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Ricketts Encouraging Lawmakers to Follow Phase-In Approach on Property Tax Relief

Ricketts Encouraging Lawmakers to Follow Phase-In Approach on Property Tax Relief
File Photo (Strang/RRN/KNEB)

Nebraska’s Governor says there’s a lot of groundwork to be laid on the subject of property tax relief ahead of next year’s 60-day legislative session, and he’s been discussing plans with state lawmakers following a positive state revenue forecast.

Pete Ricketts says he’s working to convince Revenue Committee members to abandon the expansion of sales taxes or elimination of exemptions, saying the results from earlier this year show it’s not the best direction to go. “I’ve really asked them to get off those kind of things, and just focus on what we’ve done, and what we’ve got with this increase in revenue, and really talk about how we can phase in or step-in these relief programs so they can fit within our budget,” says Ricketts. “At the end of the day, that’s really the only way you can have stable tax relief, and that’s by controlling your spending, and with increasing revenues being able to deliver that tax relief,  that’s the opportunity we have right now”.

However, Ricketts says there are other issues that will likely impact the debate on property tax relief next session, one of which is the effort to pass the ImagiNE Nebraska business incentive bill.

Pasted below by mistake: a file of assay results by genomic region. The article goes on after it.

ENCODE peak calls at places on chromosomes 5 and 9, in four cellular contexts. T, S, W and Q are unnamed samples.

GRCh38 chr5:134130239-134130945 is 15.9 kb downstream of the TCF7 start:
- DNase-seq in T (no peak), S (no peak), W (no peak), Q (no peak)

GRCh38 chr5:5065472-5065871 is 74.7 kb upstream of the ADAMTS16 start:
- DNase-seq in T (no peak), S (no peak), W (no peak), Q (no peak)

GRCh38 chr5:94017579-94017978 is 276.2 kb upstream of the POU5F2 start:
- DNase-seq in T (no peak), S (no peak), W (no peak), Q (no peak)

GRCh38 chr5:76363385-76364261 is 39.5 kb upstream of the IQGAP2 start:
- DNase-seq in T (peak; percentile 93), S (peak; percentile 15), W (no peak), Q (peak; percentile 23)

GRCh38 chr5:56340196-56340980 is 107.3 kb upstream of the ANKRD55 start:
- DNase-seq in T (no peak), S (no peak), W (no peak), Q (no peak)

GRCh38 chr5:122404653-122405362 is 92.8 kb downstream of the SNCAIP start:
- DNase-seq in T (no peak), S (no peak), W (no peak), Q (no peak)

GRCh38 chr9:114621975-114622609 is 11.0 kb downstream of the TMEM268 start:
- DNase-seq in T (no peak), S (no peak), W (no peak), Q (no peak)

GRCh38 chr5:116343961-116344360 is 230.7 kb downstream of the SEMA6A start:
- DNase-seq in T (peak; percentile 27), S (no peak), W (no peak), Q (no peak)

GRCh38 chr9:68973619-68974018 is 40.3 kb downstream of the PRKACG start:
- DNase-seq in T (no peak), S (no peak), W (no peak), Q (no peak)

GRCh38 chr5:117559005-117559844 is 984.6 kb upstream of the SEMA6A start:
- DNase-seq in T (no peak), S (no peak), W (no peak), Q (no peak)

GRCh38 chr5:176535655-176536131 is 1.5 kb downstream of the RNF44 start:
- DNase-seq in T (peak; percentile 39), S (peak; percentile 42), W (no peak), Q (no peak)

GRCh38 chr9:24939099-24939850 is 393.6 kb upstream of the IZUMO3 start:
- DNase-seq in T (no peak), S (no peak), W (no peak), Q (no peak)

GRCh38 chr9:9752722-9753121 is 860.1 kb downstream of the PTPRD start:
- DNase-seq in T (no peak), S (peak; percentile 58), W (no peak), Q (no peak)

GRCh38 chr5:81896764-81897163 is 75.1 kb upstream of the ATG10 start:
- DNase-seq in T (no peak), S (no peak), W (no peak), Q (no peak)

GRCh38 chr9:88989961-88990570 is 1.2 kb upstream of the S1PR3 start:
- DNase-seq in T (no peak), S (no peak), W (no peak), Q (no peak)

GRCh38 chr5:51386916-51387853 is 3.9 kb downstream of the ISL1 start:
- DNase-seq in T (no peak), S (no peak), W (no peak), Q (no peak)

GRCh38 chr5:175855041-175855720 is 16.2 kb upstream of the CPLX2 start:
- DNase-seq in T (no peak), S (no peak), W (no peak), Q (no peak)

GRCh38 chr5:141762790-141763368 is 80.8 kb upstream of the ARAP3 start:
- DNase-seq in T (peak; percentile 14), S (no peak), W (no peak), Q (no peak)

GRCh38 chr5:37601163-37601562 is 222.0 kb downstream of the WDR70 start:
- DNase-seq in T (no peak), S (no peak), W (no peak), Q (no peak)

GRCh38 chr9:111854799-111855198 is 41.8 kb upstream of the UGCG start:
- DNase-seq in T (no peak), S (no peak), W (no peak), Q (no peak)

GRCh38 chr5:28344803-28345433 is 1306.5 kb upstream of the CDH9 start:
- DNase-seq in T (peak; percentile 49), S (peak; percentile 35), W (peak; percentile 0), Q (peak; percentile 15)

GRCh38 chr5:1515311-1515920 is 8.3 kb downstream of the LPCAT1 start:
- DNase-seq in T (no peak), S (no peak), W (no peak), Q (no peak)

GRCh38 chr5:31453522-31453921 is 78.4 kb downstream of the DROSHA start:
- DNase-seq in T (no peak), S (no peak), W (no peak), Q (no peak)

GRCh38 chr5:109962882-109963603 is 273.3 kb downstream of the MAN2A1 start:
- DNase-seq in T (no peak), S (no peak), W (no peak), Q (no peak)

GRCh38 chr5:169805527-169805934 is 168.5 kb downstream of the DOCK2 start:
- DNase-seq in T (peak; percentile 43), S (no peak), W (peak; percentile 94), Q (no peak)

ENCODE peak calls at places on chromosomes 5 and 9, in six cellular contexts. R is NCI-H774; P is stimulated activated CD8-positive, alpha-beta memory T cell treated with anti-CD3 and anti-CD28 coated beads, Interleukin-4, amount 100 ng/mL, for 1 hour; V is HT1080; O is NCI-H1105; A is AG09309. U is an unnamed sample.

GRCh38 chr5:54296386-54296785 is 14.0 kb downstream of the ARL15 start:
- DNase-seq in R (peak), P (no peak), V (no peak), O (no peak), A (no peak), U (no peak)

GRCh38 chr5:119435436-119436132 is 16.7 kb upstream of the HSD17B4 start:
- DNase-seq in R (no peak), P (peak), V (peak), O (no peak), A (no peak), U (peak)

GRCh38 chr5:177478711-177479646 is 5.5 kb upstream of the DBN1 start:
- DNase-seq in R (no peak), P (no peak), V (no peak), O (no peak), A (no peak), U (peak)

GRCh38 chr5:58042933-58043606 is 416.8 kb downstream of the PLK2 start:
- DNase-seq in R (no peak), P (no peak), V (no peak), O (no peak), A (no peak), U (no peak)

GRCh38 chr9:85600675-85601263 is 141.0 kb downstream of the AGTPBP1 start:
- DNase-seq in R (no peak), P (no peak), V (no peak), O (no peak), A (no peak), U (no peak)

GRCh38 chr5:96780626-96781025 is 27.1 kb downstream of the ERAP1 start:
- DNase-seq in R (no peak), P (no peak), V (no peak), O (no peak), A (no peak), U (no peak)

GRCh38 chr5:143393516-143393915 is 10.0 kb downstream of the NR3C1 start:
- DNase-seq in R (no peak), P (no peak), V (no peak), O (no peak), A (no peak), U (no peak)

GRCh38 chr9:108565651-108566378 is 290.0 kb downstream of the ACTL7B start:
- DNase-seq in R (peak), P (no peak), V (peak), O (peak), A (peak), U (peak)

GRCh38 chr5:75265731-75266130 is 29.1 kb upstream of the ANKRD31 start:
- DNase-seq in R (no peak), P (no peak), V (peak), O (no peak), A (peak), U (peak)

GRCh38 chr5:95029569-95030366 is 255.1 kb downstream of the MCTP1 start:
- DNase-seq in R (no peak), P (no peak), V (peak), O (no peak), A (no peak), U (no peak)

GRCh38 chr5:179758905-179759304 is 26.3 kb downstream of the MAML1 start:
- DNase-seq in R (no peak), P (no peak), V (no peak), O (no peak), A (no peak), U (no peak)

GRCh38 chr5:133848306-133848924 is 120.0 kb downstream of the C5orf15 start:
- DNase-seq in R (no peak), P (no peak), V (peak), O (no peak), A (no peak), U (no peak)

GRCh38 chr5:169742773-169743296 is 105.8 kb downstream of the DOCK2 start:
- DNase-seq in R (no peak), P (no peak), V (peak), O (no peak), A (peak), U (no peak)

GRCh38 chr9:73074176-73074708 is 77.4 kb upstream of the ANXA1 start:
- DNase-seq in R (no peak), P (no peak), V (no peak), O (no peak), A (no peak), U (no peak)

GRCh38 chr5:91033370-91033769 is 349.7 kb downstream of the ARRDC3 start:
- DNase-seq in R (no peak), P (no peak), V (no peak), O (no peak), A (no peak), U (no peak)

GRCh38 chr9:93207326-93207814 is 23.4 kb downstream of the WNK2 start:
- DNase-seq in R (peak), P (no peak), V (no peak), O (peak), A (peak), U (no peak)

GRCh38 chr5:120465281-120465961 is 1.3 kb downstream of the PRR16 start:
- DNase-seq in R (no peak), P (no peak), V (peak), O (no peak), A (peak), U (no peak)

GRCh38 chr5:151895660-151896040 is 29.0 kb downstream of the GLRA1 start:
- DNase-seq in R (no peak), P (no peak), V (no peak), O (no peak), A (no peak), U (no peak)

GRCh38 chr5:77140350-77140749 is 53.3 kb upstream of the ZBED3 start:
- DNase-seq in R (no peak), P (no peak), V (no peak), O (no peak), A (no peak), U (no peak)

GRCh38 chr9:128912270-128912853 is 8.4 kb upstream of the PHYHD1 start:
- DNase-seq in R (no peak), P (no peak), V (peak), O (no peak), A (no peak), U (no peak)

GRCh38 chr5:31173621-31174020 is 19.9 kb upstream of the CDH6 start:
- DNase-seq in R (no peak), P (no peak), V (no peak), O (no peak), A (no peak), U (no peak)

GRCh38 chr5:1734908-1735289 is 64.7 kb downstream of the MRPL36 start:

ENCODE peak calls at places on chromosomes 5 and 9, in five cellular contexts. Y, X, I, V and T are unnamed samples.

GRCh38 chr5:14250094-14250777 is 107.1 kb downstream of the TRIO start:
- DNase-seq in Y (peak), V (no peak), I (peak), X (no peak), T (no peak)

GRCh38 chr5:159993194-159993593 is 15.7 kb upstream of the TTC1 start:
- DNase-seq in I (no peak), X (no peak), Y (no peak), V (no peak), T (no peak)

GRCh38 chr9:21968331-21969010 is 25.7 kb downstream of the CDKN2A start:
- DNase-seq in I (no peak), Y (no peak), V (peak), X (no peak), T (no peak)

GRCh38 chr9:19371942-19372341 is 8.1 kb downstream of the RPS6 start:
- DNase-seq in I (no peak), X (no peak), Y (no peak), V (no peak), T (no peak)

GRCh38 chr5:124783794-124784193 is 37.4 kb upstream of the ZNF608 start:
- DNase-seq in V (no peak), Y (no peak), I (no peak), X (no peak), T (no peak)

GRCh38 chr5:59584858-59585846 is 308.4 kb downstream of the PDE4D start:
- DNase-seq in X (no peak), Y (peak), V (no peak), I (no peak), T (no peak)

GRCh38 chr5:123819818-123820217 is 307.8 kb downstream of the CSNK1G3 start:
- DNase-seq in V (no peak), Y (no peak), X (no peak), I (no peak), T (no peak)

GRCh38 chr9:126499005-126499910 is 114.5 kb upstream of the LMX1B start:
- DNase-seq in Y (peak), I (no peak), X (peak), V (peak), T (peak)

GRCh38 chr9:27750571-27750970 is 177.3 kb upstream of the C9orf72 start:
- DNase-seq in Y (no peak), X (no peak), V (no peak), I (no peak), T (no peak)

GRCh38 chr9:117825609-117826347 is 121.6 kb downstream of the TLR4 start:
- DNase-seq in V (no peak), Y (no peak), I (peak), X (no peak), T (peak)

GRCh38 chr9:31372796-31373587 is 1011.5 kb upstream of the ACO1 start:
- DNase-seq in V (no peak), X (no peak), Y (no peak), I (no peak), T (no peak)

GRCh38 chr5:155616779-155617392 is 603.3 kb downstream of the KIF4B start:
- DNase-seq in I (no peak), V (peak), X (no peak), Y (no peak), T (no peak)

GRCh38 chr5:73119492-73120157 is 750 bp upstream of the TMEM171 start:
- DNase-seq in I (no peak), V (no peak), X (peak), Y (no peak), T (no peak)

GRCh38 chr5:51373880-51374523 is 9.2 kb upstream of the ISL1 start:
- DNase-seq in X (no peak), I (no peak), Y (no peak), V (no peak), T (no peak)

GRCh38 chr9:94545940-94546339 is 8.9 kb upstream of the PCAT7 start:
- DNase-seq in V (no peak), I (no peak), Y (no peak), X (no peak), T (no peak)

He says such a measure is needed to keep Nebraska competitive with other states, however he believes it will be more difficult to pass a replacement to the Nebraska Advantage Act without some meaningful legislation on property tax reform. Several senators tied the issues together during debate on the legislative floor earlier this year.

One other issue Ricketts says could complicate the subject is the property tax petition drive currently being conducted by True Nebraska, which would mandate a 35% reduction in property taxes through an income tax credit for property owners. The Governor says he doesn’t think the measure is the panacea many believe it may be, however the fact it could make the 2020 ballot may bring together enough lawmakers to get the 33 votes needed to pass additional property tax relief.

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